In a clinic in the hills of Swaziland’s capital, Israeli doctors have been training their counterparts in male circumcision, hoping expertise in the ancient technique will help in the battle against the modern scourge of AIDS.
The United Nations announced last year that the procedure could reduce the rate of HIV transmission by up to 60 percent. It was in Israel, with its experience performing adult male circumcision on a wide scale, that the international medical community found an unlikely partner in the global fight against AIDS.
“Israeli medicine and public health are positioned as a real asset in African countries,” said Dr. Inon Schenker, a director of Operation Abraham, the consortium that sent the doctors to Swaziland and plans to send more training teams to Africa. “They recognize the expertise and experience gained in Israel over the past decade, where close to 100,000 male circumcisions have been conducted.”
Israel’s accidental expertise in conducting large-scale numbers of male circumcisions came with the mass wave of immigration from the former Soviet Union, which brought with it a dramatic rise in men requesting the procedure.
To meet the demand, Israeli hospitals set up special circumcision clinics in five hospitals throughout the country. In turn, Israeli doctors gained unique experience in performing a high number of procedures efficiently.
It’s a model organizations such as the World Health Organization and the United Nations would like to see replicated in Africa as a tool for combating the spread of HIV.
Answering the call has been Operation Abraham, a team of Israeli doctors and AIDS educators – Jews, Muslims and Christians – who this year made three training trips to Swaziland in what is considered a pilot program that they hope is just the start of their work.
The organization has had requests to do a similar training program in Uganda, Lesotho, Namibia, Kenya and South Africa.
Their work is sponsored by the Jerusalem AIDS project and the Hadassah Medical Center, and they hope to recruit surgeons from abroad.
Dr. Eitan Gross, a pediatric surgeon at the Hadassah hospital in Ein Kerem who was in Swaziland and is the medical director of Operation Abraham, said he was surprised initially to hear that surgery could play a role in preventing the spread of AIDS.
Research has shown that male circumcision reduces the chance of HIV infection. Experts say the scientific evidence has shown that specific cells on the penis foreskin appear to be targeted by the virus. It also has been found that an unremoved foreskin can trap the virus on the skin, making infection more likely.
Gross said he was moved by his time in Swaziland, which has one of the highest rates of HIV infection in the world and where the average life expectancy has plummeted to just 31 years old.
“People came of their own free will,” he said. “There was no publicity to draw them in out of fears that we’d be overwhelmed by a massive number of clients. When we spoke to the men who came, many of them in their 20s and 30s, they told us about living amid the epidemic and what it’s like to see so many people die.”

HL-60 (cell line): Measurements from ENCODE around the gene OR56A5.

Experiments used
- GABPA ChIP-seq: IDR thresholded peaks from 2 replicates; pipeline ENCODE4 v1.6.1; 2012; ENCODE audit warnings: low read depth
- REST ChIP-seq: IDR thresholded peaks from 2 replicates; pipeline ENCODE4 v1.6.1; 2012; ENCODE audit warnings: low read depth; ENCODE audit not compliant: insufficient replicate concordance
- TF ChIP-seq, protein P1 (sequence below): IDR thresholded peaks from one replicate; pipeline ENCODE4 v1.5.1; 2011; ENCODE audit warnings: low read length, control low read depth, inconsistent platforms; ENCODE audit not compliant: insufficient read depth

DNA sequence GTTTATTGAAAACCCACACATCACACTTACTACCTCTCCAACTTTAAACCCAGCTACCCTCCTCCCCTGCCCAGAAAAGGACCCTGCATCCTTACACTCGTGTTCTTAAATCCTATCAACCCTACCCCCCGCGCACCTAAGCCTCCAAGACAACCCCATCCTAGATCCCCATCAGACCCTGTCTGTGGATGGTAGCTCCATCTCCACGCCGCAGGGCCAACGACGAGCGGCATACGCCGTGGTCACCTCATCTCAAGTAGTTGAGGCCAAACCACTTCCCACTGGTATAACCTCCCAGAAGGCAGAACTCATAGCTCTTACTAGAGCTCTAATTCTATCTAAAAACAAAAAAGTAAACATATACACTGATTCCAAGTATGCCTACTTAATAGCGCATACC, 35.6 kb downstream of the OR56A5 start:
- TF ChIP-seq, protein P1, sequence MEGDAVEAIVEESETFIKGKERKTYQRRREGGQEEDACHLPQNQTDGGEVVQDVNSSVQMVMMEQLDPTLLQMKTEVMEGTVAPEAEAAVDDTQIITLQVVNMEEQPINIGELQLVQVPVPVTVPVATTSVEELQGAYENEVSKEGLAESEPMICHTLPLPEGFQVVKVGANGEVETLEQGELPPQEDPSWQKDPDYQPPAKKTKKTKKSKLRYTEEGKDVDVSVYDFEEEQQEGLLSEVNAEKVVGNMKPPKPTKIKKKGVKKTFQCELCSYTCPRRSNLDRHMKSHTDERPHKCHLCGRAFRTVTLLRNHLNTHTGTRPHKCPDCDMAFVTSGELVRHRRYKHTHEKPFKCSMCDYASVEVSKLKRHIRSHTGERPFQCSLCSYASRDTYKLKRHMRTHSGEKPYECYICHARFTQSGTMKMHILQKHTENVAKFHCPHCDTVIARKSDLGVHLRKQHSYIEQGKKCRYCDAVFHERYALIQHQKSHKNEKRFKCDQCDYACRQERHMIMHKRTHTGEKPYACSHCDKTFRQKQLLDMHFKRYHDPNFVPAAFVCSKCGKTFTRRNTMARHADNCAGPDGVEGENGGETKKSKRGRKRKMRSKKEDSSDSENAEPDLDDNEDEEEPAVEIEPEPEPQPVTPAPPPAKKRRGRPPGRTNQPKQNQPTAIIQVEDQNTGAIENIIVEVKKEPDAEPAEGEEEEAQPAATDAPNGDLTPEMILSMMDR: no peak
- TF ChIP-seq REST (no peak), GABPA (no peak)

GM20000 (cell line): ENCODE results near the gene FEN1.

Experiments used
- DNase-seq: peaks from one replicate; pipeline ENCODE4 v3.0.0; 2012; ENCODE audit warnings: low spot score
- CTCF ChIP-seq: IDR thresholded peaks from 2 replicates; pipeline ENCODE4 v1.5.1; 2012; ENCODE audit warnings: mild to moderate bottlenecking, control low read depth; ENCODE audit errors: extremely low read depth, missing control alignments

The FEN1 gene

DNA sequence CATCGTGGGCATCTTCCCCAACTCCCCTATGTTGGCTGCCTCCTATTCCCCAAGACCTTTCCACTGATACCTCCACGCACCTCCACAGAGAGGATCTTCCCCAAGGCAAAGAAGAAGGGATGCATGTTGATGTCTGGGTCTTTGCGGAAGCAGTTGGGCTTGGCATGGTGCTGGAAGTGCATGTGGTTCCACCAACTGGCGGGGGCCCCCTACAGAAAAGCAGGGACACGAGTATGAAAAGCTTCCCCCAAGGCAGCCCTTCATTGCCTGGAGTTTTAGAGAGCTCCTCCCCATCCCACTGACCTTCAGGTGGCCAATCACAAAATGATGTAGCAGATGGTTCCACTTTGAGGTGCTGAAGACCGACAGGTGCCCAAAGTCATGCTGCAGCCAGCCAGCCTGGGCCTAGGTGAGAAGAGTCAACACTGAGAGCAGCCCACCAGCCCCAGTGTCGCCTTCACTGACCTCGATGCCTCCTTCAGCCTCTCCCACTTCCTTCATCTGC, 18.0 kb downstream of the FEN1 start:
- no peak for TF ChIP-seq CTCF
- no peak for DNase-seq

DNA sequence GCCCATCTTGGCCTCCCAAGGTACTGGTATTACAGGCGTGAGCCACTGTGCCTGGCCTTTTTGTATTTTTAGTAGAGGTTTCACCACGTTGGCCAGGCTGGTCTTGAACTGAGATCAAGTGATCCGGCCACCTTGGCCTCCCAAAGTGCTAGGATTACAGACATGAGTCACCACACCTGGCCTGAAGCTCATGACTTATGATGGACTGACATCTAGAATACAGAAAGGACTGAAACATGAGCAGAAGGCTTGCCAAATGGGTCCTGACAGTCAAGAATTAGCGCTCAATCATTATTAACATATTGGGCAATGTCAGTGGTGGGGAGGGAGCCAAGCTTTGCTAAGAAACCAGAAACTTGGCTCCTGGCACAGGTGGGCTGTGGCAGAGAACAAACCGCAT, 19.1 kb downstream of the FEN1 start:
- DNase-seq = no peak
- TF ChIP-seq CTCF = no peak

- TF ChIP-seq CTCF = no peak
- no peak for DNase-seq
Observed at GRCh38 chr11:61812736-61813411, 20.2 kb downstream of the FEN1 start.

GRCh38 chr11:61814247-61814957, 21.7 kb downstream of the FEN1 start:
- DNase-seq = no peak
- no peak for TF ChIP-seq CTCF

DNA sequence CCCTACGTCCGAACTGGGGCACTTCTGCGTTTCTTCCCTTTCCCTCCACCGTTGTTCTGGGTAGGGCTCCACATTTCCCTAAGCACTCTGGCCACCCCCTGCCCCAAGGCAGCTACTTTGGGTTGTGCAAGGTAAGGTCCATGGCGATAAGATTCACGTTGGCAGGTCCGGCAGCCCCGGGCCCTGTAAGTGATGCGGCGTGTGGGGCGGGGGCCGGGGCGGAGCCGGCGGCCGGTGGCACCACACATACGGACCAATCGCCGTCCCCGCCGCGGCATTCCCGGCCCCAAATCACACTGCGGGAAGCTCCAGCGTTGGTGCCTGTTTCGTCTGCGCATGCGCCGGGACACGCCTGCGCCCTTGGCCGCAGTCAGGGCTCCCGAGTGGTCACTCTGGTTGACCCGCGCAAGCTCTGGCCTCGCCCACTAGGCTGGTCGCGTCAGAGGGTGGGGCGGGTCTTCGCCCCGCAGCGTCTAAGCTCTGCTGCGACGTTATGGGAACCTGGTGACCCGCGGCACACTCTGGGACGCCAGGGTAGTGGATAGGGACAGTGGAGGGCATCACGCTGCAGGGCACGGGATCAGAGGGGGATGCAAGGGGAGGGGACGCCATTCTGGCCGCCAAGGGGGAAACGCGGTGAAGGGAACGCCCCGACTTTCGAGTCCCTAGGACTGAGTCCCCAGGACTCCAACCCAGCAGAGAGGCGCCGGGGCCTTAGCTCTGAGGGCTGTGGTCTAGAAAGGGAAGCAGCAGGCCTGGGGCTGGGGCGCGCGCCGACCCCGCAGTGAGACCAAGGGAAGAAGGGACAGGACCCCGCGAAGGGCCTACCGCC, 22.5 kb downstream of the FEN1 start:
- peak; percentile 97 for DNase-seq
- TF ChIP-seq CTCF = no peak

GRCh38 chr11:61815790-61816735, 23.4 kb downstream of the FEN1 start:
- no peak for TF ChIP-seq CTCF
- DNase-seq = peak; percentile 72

Although nearly 30 percent of the world’s men are circumcised, the practice is quite rare in many southern African countries where AIDS has become a pandemic.
Dr. Jamal Garah, an Israeli Arab pediatrician, was among the Israeli doctors in Swaziland. He has experience in performing male circumcisions, usually on babies or young children in Israel’s Muslim community.
“It’s fitting that our project is named after Abraham,” he said. “It symbolizes a measure of unity to give the message to other people that we can work together.”
Officials from the World Health Organization traveled to Jerusalem in 2006 to gather information on Israel’s expertise in the field.
“The circumstances in which adult male circumcision are done in some institutions in Israel are generally of a high standard with few complications,” said Dr. Tim Hargreave, a leading British urological surgeon and technical advisor to the WHO, explaining the organization’s interest in Israel’s experience.
Drawing in part on Israeli methodology, Hargreave helped author the WHO manual on male circumcision that along with a teaching course, is now being used as part of government male circumcision programs in several countries in Africa.
Dr. Kiron Koshy was one of the doctors working in Swaziland trained by the Israeli team. He now conducts as many as 15 male circumcisions a week at the Catholic mission hospital where he works near the Mozambique border – more than twice the rate he was performing previously.
“I have now learned the technique and I can work faster,” Koshy told JTA in a phone interview from Swaziland. “There are a lot of people coming in for the operation, and I think the numbers are only going to increase.”
Meanwhile in San Francisco, Dan Abramson, a former chairman of American Jewish World Service who has been advocating for the project, said he hopes it will help galvanize Diaspora Jewry to fight one of the world’s biggest problems.
One of his ideas is to encourage Jews around the world to donate money to Operation Abraham whenever they attend a bris.
“My message to Jewish families is that a bris affirms the Divine covenant relationship with the child, but also demonstrates that their friends and family who care about the child celebrate that the child is healthy enough to have a bris,” Abramson said. “A contribution to Project Abraham demonstrates a desire for others to be alive and healthy as well and could be a life-saving act.”